Symptoms of Parental Alienation

To prevent the devastating effects of Parental Alienation, you must begin by recognizing the symptoms of Parental Alienation. After reading the list, don’t get discouraged when you notice that some of your own behaviors have been alienating. This is normal in even the best of parents. Instead, let the list help sensitize you to how you are behaving and what you are saying to your children.

  • Giving children choices when they have no choice about visits. Allowing the child to decide for themselves to visit, because when the court order says there is no choice sets up the child for conflict. The child will usually blame the non-residential parent for not being able to decide to choose whether or not to visit. The parent is now victimized regardless of what happens; not being able to see his children or if he or she sees them, the children are angry.
  • Telling the child "everything" about the marital relationship or reasons for the divorce is alienating. The parent usually argues that they are "just wanting to be honest" with their children. This practice is destructive and painful for the child. The alienating parent’s motive is for the child to think less of the other parent.
  • Refusing to acknowledge that children have property and may want to transport their possessions between residences.
  • Resisting or refusing to cooperate by not allowing the other parent access to school or medical records and schedules of extracurricular activities.
  • A parent blaming the other parent for financial problems, breaking up the family, changes in lifestyle, or having a girlfriend/boyfriend, etc.
  • Refusing to be flexible with the visitation schedule in order to respond to the child’s needs. The alienating parent may also schedule the children in so many activities that the other parent is never given the time to visit. Of course, when the targeted parent protests, they are described as not caring and selfish.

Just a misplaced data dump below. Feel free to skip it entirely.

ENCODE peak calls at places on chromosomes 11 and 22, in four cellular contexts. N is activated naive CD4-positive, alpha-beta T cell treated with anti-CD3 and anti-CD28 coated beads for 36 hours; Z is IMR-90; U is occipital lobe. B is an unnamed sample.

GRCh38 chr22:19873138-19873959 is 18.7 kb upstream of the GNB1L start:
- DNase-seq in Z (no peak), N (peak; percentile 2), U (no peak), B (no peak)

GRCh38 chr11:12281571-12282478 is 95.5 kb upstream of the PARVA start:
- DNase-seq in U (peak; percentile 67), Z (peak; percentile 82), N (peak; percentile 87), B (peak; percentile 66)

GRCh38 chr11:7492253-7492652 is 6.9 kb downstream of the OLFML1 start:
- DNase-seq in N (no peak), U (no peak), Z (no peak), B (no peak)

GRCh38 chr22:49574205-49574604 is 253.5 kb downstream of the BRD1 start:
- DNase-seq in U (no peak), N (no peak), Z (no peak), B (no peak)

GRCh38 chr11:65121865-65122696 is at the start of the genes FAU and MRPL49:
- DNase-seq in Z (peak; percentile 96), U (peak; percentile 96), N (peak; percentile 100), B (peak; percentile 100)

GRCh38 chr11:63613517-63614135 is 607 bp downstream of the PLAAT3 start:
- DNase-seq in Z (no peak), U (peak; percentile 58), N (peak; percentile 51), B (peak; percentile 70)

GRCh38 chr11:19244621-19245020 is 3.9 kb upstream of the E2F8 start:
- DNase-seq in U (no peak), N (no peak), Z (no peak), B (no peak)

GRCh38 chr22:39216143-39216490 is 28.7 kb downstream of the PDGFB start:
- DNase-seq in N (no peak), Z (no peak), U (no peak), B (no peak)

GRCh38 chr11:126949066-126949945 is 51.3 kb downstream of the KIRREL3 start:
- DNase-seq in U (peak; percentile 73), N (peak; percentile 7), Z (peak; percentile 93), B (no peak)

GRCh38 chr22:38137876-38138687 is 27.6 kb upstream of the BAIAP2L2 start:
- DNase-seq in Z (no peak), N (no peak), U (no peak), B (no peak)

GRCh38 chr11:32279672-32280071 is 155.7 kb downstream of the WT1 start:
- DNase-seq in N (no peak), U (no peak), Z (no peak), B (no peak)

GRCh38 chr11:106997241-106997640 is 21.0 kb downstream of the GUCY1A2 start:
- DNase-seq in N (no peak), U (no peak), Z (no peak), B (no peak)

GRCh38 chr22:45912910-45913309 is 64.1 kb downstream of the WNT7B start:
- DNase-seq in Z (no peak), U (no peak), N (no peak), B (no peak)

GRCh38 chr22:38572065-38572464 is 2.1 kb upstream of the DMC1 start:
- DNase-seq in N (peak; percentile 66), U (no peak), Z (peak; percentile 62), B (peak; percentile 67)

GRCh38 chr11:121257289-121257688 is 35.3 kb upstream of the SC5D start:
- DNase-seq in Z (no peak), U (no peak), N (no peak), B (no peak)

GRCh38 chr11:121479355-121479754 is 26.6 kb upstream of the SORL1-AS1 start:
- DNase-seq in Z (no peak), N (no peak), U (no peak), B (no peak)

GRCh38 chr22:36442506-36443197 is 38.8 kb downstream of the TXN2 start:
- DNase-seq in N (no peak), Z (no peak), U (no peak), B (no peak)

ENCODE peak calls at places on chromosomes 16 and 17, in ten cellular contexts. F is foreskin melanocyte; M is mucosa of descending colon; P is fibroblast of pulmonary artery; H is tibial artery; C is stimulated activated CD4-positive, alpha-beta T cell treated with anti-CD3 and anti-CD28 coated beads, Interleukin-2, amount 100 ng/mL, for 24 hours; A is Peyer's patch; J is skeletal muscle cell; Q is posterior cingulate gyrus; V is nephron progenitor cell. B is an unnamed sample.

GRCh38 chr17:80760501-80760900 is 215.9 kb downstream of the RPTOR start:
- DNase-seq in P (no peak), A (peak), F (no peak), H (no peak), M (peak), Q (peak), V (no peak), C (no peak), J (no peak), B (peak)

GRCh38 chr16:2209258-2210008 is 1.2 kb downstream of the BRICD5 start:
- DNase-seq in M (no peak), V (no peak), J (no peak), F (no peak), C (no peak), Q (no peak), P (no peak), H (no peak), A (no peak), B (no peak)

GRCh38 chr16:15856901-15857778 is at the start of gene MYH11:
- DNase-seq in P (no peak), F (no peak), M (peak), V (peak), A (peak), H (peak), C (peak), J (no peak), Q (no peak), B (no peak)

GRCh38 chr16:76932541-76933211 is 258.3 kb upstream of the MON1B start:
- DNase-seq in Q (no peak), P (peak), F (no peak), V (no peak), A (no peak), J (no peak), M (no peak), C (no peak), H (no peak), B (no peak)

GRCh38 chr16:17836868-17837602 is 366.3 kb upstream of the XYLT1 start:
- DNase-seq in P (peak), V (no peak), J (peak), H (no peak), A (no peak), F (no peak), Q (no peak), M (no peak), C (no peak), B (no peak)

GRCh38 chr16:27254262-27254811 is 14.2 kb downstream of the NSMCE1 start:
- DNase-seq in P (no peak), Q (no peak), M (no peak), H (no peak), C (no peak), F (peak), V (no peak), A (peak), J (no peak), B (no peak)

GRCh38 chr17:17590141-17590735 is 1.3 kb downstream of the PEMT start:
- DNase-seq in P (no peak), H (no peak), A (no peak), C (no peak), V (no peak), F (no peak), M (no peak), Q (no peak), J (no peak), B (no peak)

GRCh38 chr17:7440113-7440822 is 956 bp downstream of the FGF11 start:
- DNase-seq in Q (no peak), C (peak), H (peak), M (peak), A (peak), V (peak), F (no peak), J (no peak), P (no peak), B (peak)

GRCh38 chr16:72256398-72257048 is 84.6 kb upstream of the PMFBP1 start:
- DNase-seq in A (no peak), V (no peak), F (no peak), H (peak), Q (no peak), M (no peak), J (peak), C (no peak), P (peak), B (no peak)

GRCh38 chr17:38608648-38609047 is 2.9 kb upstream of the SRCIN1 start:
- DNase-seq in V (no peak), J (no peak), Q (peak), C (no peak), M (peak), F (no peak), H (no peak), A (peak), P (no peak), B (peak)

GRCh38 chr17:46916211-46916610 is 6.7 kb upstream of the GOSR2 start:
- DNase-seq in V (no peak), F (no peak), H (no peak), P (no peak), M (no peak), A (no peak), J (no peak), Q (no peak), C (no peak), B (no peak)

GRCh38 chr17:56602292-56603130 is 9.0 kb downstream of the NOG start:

• Assuming that if a parent had been physically abusive with the other parent, it follows that the parent will assault the child. This assumption is not always true.
  • Asking the child to choose one parent over another parent causes the child considerable distress. Typically, they do not want to reject a parent, but instead want to avoid the issue. The child, not the parent, should initiate any suggestion for change of residence.
  • Children will become angry with a parent. This is normal, particularly if the parent disciplines or has to say "no". If for any reason the anger is not allowed to heal, you can suspect parental alienation. Trust your own experience as a parent. Children will forgive and want to be forgiven if given a chance. Be very suspicious when the child calmly says they can not remember any happy times with you or they cannot say anything they like about you.
  • Be suspicious when a parent or stepparent raises the question about changing the child’s name or suggests an adoption.
  • When children can not give reasons for being angry towards a parent or their reasons are very vague without any details.
  • A parent having secrets, special signals, a private rendezvous, or words with special meanings are very destructive and reinforce an on-going alienation.
  • When a parent uses a child to spy or covertly gather information for the parent’s own use, the child receives a damaging message that demeans the victimized parent.
  • Parents setting up temptations that interfere with the child’s visitation.
  • A parent suggesting or reacting with hurt or sadness to their child having a good time with the other parent will cause the child to withdraw and not communicate. They will frequently feel guilty or conflicted not knowing that it’s "okay" to have fun with their other parent.
  • The parent asking the child about his or her other parent’s personal life causes the child considerable tension and conflict. Children who are not alienated want to be loyal to both parents.
  • When parents physically or psychologically rescue the children when there is no threat to their safety. This practice reinforces in the child’s mind the illusion of threat or danger, thereby reinforcing alienation.
  • Making demands on the other parent that is contrary to court orders.
  • Listening in on the children’s phone conversation they are having with the other parent.
  • One way to cause your own alienation is making a habit of braking promises to your children. In time, your ex-spouse will get tired of having to make excuses for you.



Suggested Reading
Divorce Casualties: Protecting Your Children From Parental Alienation
Divorce Casualties: Protecting Your Children from Parental Alienation is the first-ever guide for divorced parents to help you understand the effects of your actions on your children.

Author: Douglas Darnall, Ph.D.


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